Karen A. Peterson
Chief Executive Officer, National Girls Collaborative Project
How can you plan for a future you have not seen? Research shows that representation and role models are critical for encouraging girls to pursue educational activities and career pathways in STEM.
Building a future STEM workforce with more women and people of color is necessary; diverse perspectives and experiences are needed to address the many challenges facing society.
Debunking false perceptions
When girls are shown successful females in STEM, it shifts their perceptions about who participates and increases girls’ identification with these skills and careers. Seeing female role models also helps debunk myths about STEM fields — for example, some girls have a false belief that computer science is “isolating” or “not creative.” Instead, studies show that being introduced to and engaging with role models demonstrates the collaborative aspects of STEM work and gives girls a more authentic understanding of the wide range of career options available.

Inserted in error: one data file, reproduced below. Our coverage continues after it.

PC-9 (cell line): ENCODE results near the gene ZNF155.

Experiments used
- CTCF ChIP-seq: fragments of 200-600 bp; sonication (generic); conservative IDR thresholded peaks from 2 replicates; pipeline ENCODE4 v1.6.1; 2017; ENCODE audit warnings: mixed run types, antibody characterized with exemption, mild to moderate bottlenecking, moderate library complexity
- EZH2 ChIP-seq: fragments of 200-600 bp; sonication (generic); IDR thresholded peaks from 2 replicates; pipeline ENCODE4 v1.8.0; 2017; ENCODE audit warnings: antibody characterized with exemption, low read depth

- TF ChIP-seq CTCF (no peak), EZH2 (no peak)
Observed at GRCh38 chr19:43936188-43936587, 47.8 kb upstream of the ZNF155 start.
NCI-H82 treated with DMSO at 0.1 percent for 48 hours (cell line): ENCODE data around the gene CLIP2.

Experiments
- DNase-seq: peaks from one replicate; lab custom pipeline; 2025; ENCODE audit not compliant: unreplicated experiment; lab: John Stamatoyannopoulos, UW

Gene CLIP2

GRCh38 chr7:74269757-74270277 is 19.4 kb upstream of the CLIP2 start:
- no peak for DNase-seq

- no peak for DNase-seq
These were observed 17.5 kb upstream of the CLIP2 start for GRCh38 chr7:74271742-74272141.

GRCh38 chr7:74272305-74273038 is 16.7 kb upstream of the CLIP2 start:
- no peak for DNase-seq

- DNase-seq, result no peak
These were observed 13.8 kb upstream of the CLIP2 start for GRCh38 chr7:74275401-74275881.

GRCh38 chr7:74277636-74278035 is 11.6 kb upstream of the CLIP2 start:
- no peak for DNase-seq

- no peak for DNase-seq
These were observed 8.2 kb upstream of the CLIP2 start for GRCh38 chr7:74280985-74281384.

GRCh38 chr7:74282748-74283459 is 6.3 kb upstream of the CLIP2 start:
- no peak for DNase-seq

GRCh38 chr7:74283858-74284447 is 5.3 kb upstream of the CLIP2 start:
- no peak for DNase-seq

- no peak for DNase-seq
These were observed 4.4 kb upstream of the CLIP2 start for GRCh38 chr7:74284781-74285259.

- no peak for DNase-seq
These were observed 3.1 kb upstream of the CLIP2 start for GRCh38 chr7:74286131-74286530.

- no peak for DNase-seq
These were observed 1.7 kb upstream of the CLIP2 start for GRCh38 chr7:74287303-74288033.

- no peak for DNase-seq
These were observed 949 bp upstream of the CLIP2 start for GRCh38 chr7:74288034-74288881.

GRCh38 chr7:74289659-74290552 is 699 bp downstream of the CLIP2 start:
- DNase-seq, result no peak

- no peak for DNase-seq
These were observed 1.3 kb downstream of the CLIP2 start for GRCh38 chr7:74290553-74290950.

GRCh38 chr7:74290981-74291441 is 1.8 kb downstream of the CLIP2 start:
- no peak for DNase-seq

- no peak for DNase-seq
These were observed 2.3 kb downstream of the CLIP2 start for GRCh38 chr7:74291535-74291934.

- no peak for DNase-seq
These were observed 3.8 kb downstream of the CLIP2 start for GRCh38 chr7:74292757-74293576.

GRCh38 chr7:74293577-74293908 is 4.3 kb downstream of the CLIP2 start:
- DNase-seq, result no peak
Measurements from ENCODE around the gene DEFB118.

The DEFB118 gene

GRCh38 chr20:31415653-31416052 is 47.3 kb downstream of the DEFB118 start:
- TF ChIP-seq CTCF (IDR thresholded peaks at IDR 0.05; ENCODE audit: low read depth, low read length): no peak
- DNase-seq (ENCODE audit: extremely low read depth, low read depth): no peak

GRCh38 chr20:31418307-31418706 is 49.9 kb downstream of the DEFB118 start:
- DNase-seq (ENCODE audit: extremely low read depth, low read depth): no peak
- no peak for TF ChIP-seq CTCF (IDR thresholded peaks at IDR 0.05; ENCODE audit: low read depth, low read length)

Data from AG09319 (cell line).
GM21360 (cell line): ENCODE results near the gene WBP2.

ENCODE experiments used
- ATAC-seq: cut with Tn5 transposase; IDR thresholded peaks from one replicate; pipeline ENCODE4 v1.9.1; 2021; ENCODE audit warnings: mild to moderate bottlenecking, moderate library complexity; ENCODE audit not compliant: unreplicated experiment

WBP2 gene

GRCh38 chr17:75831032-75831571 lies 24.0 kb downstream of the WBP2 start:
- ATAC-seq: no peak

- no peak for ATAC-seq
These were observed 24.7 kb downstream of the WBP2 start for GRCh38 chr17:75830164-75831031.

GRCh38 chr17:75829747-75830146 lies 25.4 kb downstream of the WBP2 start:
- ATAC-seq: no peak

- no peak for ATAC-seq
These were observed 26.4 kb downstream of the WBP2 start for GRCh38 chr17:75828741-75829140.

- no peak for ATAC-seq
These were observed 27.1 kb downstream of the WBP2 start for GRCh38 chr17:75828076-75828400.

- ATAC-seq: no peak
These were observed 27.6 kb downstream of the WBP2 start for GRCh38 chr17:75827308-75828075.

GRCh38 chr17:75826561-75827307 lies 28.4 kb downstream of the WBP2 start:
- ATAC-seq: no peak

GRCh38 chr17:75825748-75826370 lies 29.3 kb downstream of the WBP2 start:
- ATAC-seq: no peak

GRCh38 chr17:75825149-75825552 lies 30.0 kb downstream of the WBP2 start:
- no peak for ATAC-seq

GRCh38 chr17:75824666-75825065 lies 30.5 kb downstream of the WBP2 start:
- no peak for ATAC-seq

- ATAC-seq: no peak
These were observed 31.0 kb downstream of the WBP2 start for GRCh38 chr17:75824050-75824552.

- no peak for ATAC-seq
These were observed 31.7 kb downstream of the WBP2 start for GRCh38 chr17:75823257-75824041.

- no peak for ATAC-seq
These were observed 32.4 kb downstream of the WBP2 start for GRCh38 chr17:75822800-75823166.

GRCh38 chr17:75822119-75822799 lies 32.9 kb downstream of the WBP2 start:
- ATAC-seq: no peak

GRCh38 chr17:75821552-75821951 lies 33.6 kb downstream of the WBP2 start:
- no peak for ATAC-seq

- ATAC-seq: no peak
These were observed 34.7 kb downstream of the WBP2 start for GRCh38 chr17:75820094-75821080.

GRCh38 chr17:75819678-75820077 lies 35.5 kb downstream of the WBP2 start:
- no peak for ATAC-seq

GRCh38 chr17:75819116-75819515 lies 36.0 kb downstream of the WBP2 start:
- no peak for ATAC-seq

For girls of color, cultural stereotypes of STEM disciplines can be even more limiting. Girls and women of color may struggle to overcome perceptions of STEM as a career path better suited to white males. Research studies have shown that girls of color are often not recognized for their science skills and so may not develop a connection or interest in STEM. The intersectionality of gender, race, ethnicity, and class create compounding barriers.
The harmful effects of cultural representations
Media and cultural representations of STEM all too often show the field as male-dominated and white. This limited representation prevents significant numbers of youth from participating in educational opportunities and limits their ability to see a future for themselves in STEM. The National Girls Collaborative is excited to see that changing as multiple initiatives are working to increase media representation of women and people of color in STEM outreach.
The inequities in our current STEM workforce are not the result of gender, racial, or ethnic differences in abilities. Rather, they reflect larger societal inequities and limited representation. Parents and educators can change this by introducing youth to inspiring, diverse female role models, helping everyone see STEM as something that girls can, in fact, be.